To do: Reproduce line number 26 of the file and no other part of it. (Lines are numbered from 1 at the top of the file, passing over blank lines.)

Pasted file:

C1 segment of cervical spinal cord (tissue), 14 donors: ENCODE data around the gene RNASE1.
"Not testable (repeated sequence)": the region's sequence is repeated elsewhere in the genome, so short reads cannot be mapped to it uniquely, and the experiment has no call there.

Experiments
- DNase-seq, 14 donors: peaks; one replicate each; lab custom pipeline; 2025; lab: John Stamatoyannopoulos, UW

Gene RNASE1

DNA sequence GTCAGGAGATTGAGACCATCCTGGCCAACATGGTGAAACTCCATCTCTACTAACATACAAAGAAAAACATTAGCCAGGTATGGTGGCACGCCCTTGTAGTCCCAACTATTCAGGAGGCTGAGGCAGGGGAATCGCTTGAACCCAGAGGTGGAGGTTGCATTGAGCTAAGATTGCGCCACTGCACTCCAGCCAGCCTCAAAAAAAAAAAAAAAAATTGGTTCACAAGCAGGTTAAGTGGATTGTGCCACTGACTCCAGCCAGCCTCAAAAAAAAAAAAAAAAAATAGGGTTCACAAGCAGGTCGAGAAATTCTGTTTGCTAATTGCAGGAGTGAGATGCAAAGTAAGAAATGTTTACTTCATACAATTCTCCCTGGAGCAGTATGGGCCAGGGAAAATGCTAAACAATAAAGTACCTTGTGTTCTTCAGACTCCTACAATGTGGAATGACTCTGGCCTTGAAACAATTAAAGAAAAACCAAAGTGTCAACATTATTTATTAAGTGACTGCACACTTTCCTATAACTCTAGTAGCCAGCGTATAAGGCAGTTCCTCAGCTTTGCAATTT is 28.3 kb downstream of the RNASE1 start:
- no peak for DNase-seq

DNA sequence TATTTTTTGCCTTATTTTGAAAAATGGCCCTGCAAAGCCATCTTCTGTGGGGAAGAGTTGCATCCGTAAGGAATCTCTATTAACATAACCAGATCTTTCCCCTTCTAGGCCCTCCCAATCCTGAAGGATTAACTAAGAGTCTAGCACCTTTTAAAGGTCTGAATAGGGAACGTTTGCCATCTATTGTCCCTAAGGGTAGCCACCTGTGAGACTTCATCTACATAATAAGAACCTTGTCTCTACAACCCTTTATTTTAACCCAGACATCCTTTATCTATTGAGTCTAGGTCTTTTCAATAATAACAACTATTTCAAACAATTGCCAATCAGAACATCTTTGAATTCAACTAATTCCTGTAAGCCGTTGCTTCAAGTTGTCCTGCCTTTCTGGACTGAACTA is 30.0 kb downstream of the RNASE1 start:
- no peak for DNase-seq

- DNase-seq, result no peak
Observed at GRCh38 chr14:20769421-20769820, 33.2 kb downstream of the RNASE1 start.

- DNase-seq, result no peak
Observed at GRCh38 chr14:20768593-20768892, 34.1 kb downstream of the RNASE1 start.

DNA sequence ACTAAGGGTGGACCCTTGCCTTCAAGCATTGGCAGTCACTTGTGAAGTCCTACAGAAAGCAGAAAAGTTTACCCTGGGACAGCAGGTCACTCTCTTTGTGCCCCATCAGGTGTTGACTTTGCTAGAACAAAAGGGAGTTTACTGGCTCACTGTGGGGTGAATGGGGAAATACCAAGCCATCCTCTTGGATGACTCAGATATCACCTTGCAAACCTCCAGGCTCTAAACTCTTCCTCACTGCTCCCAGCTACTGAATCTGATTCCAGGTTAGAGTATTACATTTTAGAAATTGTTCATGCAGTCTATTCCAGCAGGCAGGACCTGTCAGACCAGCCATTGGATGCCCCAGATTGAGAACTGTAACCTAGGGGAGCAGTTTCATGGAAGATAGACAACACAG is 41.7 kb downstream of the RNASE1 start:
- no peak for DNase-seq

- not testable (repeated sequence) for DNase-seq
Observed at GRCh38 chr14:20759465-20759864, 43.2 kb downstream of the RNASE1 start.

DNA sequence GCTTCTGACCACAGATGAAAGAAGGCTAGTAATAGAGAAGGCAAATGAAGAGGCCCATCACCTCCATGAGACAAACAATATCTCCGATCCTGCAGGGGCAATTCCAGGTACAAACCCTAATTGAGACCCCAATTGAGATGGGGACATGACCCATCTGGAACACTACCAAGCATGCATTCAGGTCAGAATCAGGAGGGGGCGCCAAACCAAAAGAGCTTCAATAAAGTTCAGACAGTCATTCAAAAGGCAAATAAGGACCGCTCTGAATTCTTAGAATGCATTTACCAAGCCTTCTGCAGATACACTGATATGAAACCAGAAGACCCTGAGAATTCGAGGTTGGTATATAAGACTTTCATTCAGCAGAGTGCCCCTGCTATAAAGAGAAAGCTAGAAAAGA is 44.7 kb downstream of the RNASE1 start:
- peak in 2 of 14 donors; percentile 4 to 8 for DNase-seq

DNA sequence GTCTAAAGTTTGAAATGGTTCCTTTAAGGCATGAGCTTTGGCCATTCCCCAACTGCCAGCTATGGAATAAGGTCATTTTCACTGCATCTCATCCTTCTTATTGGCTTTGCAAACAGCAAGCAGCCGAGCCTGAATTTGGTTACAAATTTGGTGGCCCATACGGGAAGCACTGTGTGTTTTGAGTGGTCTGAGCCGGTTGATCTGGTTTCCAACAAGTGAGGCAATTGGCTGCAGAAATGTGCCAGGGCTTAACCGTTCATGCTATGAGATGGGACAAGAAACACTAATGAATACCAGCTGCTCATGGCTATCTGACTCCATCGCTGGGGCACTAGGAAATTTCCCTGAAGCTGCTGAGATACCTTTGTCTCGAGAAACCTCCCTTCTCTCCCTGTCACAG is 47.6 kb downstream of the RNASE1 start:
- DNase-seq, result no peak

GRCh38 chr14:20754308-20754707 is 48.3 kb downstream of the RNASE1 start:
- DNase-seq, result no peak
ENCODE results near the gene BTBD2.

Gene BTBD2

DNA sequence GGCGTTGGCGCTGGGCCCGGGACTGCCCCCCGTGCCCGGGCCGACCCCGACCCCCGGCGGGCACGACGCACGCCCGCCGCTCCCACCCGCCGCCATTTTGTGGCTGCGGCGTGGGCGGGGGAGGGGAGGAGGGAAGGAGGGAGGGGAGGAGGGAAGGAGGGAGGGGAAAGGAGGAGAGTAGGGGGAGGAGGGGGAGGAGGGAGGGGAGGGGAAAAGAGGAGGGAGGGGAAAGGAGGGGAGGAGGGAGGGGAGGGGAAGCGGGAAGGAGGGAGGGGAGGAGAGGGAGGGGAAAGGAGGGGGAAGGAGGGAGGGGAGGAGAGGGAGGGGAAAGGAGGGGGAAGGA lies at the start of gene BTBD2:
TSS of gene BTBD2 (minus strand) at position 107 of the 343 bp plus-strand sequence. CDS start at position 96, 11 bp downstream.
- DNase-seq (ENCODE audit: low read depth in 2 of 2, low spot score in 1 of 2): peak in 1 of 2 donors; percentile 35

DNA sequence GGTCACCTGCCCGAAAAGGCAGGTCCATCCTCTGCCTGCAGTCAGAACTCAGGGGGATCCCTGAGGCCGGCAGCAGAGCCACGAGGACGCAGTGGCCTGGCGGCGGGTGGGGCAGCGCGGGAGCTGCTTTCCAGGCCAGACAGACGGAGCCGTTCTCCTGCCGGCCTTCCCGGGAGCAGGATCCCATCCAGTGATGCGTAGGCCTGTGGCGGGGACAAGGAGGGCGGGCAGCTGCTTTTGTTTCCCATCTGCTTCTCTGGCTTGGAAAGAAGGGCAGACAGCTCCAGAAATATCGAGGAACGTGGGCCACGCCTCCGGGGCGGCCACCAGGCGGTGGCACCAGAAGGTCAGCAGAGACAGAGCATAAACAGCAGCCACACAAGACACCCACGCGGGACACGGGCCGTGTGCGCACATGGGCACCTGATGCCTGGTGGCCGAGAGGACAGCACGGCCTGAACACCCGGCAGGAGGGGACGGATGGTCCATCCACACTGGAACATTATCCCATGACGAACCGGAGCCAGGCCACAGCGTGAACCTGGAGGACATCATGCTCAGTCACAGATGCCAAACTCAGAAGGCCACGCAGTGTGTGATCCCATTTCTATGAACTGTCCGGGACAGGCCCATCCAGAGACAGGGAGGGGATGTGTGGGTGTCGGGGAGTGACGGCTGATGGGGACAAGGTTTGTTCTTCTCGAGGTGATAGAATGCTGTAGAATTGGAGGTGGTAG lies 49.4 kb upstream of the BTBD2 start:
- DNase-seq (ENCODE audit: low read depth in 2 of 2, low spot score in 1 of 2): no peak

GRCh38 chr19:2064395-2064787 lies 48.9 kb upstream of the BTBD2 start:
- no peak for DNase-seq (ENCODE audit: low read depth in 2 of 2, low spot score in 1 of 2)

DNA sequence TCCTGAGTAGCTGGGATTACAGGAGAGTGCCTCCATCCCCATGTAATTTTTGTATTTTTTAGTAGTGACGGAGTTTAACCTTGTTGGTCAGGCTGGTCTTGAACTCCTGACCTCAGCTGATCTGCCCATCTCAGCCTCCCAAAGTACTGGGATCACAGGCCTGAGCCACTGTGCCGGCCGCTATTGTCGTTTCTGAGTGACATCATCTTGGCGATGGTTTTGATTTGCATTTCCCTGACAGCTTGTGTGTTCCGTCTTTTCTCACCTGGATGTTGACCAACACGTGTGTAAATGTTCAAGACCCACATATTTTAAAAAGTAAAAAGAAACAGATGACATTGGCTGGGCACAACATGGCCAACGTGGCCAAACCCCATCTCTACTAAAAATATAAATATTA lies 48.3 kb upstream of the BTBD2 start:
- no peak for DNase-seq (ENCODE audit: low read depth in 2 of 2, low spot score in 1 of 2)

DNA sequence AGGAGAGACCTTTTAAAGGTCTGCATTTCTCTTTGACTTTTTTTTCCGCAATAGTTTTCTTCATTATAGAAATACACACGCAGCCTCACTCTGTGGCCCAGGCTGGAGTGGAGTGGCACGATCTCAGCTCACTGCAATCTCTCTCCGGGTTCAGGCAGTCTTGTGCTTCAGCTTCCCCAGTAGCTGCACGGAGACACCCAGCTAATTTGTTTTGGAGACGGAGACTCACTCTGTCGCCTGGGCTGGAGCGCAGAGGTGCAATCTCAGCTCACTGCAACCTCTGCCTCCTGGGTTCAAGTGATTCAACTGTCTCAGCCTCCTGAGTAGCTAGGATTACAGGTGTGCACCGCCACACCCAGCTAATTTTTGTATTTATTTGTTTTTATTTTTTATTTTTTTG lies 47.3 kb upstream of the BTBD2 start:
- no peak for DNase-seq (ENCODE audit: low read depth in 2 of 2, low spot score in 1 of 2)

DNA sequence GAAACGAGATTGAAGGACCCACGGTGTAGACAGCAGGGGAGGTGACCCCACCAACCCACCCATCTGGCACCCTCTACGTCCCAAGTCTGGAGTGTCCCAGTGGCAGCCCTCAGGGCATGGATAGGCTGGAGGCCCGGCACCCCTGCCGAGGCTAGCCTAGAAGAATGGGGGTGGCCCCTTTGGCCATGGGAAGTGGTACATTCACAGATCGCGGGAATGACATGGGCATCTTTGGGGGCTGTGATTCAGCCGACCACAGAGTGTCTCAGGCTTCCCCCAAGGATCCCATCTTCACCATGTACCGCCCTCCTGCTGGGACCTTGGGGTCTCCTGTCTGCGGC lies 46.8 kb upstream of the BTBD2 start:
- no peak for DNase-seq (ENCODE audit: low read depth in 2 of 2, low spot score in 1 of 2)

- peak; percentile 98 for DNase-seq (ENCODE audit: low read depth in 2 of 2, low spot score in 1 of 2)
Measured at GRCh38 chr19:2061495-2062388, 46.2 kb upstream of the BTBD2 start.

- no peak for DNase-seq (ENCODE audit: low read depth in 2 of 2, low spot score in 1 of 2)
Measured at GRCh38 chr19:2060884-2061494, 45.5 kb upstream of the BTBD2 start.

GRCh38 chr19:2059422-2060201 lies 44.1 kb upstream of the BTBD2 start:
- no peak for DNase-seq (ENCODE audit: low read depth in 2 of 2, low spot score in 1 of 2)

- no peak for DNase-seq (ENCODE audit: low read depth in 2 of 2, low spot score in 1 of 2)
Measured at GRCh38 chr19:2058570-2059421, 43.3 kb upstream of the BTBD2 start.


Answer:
DNA sequence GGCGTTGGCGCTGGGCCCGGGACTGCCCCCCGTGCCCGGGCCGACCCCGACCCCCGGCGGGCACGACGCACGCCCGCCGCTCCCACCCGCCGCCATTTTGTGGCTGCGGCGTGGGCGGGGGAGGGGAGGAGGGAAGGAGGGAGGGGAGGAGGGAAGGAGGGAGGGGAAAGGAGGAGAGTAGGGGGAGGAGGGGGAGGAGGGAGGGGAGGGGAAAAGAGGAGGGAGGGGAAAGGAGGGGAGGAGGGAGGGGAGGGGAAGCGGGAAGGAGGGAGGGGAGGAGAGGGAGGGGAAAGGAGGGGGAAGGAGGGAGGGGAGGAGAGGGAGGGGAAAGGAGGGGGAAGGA lies at the start of gene BTBD2: